Factual differences aside, the parties do agree that defendant waited thirty-two days after plaintiff was placed in Lakeland's care before filing a petition with the Pemiscot County Circuit Court seeking authorization to place plaintiff into a mental health facility. That petition was filed on June 19, 2014. Plaintiff remained at Lakeland for a total of thirty-seven days, having been released on June 25, 2014, so that he could appear before the Pemiscot County Circuit Court for an initial hearing. The juvenile court ordered plaintiff to be released into his father's custody at that time. On August 20, 2014, another hearing was held by the Pemiscot County Circuit Court in which it was concluded that “based upon the evidence … the Juvenile Office failed to prove beyond a reasonable doubt that the allegations set forth in the [June 19, 2014] petition are true.” Therefore, the claims against plaintiff were ultimately discharged. [Id. at 123:7-25].

         In this action, plaintiff asserts two individual capacity claims against defendant.[1]He alleges defendant violated his Fourth Amendment right to be free from unreasonable seizures and violated Missouri law by falsely imprisoning him. In essence, plaintiff claims there was no legal justification for his prolonged detention, and he takes particular issue with defendant having acted without a court order. In his motion for summary judgment, defendant argues, in chief, that he “never arrested plaintiff or took him into custody and never required plaintiff to stay at Lakeland, ” which defendant says makes it impossible for plaintiff to prove the necessary elements of his Fourth Amendment and state law claims.


         Summary Judgment involves the “threshold inquiry of determining whether there is a need for trial.” Walls v. Petrohawk Properties, LP., 812 F.3d 621, 624 (8th Cir. 2015) (quoting Anderson v. Liberty Lobby, Inc., 477 U.S. 242, 250, 106 S.Ct. 2505, 91 L.Ed.2d 202 (1986)). In other words, summary judgment is appropriately granted if, in viewing the record in a light most favorable to the nonmoving party, there are no genuine issues of material fact and the movant is entitled to judgment as a matter of law. Fed.R.Civ.P. 56(a). The movant bears the initial burden of demonstrating both the absence of a genuine issue of material fact and his or her entitlement to judgment as a matter of law. Celotex Corp. v. Catrett, 477 U.S. 317, 323, 106 S.Ct. 2548, 91 L.Ed.2d 265 (1986). Once this initial burden is met, the nonmoving party must then set forth, by affidavit or other rebuttal evidence, specific facts showing that a genuine issue of material fact actually exists. Grey v. City of Oak Grove, Mo., 396 F.3d 1031, 1034 (8th Cir. 2005); Fed.R.Civ.P. 56(e). To satisfy this burden, the nonmoving party must “do more than simply show there is some metaphysical doubt as to the material facts.” Matsushita Elec. Indus. Co. v. Zenith Radio Corp., 475 U.S. 574, 586, 106 S.Ct. 1348, 89 L.Ed.2d 538 (1986). “[T]he mere existence of some alleged factual dispute between the parties will not defeat an otherwise properly supported motion for summary judgment; the requirement is that there be no genuine issue of material fact.” Scott v. Harris, 550 U.S. 372, 380, 127 S.Ct. 1769, 167 L.Ed.2d 686 (2007) (quoting Anderson, 477 U.S. at 247-248, 106 S.Ct. 2505). Thus, “when opposing parties tell two different stories, one of which is blatantly contradicted by the record, so that no reasonably jury could believe it, a court should not adopt that version of the facts for purposes of ruling on a motion to dismiss.” Id. Moreover, even when a dispute is genuine-such that a jury could reasonably favor either side-it must also be the case that the disputed facts are material in that they “might affect the outcome of the suit under the governing law.” Anderson, 477 U.S. at 248, 106 S.Ct. 2505.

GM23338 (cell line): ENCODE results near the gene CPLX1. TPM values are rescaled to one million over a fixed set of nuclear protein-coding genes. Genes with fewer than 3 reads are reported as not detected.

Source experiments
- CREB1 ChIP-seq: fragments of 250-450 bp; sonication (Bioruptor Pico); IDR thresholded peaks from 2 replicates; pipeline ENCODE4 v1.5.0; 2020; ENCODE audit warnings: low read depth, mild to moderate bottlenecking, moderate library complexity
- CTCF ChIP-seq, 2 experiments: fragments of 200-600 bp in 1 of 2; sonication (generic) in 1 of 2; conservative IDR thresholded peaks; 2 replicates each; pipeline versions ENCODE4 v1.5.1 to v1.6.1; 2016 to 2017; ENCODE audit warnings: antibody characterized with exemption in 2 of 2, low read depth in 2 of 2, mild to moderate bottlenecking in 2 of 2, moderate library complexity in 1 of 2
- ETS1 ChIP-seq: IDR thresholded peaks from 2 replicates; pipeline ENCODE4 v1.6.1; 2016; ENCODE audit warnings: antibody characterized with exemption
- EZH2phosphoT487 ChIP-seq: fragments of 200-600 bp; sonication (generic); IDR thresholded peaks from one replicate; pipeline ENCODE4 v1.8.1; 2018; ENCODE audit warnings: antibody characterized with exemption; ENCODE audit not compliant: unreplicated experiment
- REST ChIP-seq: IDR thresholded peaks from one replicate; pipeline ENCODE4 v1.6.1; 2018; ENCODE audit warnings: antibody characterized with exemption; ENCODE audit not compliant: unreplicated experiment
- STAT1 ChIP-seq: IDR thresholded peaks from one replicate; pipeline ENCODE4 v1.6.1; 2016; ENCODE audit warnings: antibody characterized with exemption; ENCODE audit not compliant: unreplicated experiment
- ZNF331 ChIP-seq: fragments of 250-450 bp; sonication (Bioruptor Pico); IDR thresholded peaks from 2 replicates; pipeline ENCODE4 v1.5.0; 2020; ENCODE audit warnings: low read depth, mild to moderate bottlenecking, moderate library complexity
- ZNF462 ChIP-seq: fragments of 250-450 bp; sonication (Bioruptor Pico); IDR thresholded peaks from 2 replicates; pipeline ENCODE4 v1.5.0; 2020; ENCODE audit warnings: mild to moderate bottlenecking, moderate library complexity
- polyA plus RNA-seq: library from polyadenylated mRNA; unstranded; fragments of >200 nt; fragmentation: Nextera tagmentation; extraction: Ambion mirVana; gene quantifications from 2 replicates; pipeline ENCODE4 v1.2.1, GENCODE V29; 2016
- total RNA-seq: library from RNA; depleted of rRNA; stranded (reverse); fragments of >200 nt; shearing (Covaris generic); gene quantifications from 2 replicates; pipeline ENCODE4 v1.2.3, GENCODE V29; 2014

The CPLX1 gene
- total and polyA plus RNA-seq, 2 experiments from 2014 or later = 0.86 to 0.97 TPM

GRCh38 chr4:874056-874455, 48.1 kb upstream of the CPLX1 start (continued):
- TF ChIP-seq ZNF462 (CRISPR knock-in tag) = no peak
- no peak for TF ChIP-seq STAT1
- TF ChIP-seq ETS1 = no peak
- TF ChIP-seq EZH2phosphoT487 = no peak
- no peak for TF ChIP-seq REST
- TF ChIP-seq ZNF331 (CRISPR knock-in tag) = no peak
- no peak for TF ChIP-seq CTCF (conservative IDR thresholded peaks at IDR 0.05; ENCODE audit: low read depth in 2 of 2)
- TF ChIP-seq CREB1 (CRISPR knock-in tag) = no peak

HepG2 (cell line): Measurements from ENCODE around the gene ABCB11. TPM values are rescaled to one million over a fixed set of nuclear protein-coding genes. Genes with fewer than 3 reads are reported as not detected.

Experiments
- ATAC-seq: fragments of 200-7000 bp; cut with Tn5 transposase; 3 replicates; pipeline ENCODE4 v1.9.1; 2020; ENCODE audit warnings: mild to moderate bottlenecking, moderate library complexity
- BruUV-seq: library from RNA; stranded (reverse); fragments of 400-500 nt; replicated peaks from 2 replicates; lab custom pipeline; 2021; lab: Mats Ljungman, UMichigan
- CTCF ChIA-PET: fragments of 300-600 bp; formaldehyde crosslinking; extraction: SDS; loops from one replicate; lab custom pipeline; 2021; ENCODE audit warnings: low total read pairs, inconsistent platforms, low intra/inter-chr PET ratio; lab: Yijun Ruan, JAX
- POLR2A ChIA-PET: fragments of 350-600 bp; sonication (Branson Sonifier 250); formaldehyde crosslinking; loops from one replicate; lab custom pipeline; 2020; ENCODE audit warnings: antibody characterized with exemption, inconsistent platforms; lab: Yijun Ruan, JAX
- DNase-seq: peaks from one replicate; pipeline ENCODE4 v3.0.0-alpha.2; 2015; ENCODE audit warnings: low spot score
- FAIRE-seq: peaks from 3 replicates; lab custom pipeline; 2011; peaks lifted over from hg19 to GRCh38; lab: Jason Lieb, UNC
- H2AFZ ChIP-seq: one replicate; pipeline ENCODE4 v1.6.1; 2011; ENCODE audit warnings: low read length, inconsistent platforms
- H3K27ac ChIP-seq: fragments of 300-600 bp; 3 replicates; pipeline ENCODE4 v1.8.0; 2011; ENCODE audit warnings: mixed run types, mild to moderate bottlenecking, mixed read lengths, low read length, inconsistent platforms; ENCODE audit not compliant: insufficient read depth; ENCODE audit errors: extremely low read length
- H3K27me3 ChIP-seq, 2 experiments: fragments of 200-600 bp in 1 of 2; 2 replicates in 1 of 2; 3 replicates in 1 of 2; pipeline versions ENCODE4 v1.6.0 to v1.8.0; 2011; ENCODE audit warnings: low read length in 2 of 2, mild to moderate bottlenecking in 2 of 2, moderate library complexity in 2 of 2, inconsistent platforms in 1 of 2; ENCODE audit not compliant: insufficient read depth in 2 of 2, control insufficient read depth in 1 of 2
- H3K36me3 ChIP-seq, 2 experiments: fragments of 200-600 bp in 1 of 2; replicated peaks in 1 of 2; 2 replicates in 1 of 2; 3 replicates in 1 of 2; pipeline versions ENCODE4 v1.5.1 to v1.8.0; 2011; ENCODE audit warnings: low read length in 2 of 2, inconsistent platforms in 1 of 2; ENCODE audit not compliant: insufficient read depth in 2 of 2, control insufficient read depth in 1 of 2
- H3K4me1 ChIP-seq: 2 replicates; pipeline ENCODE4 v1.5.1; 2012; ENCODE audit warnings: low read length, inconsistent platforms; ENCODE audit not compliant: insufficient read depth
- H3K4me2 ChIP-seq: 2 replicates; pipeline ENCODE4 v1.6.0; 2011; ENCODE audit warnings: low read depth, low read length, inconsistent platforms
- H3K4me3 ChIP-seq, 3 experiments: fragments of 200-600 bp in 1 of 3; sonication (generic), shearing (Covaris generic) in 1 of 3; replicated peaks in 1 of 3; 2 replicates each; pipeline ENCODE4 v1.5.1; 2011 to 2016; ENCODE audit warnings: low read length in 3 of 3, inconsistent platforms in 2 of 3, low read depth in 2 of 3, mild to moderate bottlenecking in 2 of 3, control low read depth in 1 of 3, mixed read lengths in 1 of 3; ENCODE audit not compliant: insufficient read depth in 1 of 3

III. ...